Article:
Things happened. A flood the week before we left covered a third of the park with water and made the highly anticipated canoe trip cancelled because the water had not receded. Oh yeah and the city known for its bike trails was not bikeable because of the flood. Of course, we knew none of this before we went. So now I panicked what the hell were we going to do. Two days of our itinerary were gone. Our trip to the historic ice cream shop was a disaster because it was Father’s Day, and the wait was longer than even the wait for Savannah’s famous Leopold’s ice cream. What I thought was an ace in the hole while good was neutralized by the crowd and we waited on a a very hot day. But, through maneuverings of a great planner I was able to find the one bike shop opened so they could go mountain biking in my beloved Brown County State Park. They had never been mountain biking before, and it turns out they will never go mountain biking again they enjoyed it so much. Everyone was trooping but the magic adventure I had planned was turning into dark magic. The adventure was turning into a Titanic one.
The eating was good Ramen, sushi, Indian, health food. The problem was the bookend meals were not and left a taste of bitterness in our mouths. At the first restaurant we had no air conditioning on one of the hottest days of the summer it was hot as a sweat lodge and the last dinner was at a Chinese restaurant which the food was not good, and the restaurant was more takeout than sit down (they had to clear the boxes from the one table for us to have a place to eat) and Styrofoam and plastic were the china set. The fancy dinner this was not. This was not the sendoff I imagined.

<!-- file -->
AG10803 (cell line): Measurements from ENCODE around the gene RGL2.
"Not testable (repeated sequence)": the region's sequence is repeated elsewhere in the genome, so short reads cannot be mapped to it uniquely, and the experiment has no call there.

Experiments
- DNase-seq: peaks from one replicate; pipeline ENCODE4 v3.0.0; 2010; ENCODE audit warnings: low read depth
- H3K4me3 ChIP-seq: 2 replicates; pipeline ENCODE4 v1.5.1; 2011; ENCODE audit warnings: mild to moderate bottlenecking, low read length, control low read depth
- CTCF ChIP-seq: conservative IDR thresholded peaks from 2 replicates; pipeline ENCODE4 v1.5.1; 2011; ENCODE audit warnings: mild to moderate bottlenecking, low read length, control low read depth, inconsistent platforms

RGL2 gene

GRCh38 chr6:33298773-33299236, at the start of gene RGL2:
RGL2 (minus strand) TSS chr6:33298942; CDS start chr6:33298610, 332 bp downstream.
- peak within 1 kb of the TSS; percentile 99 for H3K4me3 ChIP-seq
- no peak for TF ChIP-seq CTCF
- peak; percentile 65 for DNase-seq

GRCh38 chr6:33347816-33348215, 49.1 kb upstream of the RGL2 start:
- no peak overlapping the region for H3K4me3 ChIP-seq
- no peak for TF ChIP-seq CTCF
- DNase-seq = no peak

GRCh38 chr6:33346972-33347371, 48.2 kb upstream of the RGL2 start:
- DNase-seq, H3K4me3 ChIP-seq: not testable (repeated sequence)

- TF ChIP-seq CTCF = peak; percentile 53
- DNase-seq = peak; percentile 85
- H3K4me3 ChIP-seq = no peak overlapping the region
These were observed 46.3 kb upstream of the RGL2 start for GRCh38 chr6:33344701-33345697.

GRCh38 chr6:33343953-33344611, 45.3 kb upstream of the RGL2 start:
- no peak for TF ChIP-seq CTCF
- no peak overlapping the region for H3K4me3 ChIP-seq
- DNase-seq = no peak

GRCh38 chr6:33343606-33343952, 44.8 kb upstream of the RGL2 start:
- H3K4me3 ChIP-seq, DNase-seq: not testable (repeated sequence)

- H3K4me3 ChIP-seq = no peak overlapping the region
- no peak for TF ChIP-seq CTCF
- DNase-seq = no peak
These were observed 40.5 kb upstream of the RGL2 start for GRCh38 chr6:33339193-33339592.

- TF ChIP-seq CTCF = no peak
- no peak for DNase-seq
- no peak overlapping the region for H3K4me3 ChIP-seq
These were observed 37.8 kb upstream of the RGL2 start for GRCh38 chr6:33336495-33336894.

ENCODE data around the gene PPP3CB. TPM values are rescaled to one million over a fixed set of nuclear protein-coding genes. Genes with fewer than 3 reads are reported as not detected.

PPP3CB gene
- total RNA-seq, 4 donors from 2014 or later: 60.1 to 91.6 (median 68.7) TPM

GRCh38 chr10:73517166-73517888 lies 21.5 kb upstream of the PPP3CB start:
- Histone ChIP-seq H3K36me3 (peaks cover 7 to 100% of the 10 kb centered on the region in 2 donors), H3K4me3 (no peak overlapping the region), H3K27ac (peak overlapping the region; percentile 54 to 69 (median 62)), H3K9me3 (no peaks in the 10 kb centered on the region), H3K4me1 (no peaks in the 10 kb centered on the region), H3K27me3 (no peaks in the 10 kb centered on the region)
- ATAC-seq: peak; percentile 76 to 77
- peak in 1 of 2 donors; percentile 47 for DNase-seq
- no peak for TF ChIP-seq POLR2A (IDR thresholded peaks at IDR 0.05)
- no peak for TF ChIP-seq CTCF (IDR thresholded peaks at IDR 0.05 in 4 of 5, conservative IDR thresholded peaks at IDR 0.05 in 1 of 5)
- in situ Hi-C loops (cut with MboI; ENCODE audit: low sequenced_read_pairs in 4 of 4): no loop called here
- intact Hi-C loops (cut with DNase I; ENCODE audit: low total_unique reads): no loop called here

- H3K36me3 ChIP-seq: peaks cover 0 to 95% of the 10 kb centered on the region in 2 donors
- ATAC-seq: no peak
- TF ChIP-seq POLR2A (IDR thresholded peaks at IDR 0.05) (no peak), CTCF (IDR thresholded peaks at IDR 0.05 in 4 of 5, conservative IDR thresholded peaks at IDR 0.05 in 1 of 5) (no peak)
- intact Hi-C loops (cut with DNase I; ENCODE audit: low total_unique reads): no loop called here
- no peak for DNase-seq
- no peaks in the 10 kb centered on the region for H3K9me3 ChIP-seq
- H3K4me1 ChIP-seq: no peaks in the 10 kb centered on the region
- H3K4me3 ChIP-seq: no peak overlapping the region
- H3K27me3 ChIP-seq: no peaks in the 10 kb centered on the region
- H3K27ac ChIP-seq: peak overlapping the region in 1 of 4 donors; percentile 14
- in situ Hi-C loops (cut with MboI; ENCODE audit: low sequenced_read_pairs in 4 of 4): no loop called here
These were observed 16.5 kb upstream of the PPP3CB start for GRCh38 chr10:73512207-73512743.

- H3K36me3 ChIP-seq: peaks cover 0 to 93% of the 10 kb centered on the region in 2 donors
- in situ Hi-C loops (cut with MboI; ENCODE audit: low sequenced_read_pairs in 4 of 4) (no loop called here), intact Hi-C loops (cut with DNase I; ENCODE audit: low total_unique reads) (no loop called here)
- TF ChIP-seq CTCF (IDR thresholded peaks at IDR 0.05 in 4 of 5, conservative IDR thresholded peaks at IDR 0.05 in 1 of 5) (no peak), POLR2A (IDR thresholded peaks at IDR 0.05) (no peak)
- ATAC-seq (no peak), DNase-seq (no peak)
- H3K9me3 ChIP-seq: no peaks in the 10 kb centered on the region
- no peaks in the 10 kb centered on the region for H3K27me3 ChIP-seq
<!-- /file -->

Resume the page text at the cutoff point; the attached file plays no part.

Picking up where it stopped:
That was not to say everything was horrible. The Inn, T C Steele historic home (in neighboring Nashville Indiana not Tennessee), the architecture and public art was grand. But, of course, the architecture was one of the agenda items that the youngest would be vaguely interested and the oldest would enjoy but would do the walking as if it was a sprint. So, the youngest on a very hot day was rushed at top speed all over the city to see things she was not interested in. And the oldest enjoyed herself but the days activity took them less than two hours. My wife and I took the better part of the day blissing over the things we saw. Thank God they had two wonderful coffee shops to consume certain speedsters’ time. But even the architecture came with a major hitch. The Miller House designed by Eero Saarinen, the house and gardens showcased the work of leading 20th-century figures such as interior designer Alexander Girard and landscape architect Dan Kiley. It was a must see of Columbus and the architectural world. It was another of my ace in the hole events. But when I went to reserve tickets, I found much to my chagrin you had to make reservations three months ahead of time. No matter how much I begged and cajoled I could not acquire the tickets necessary. This was the one thing I had never done before so I was disappointed. Now the disaster had become personal. That was not right.
And is not that the whole concept of modern architecture as Frank Gehry says “Life is chaotic. Buildings (or vacations*) should Reflect it.” This was our vacation and yet in the midst of the vacation the minimalist architecture assured us that life does not need much and just a little can give you peace.
I now realized the three skeptical ears would remain skeptical of the next adventure I suggested. My two daughters now plan their own adventures. My wife has become a house body. And I fantasize about a never-will- happen return to Columbus when everything is working to redeem myself. Or there is this city called New Harmony I once visited, any takers?
But hey we survived the plaque, floods, and heat. We had maybe a decent time along the way. But the girls are already planning an adventure for next summer. One that does not involve any suggestions from me.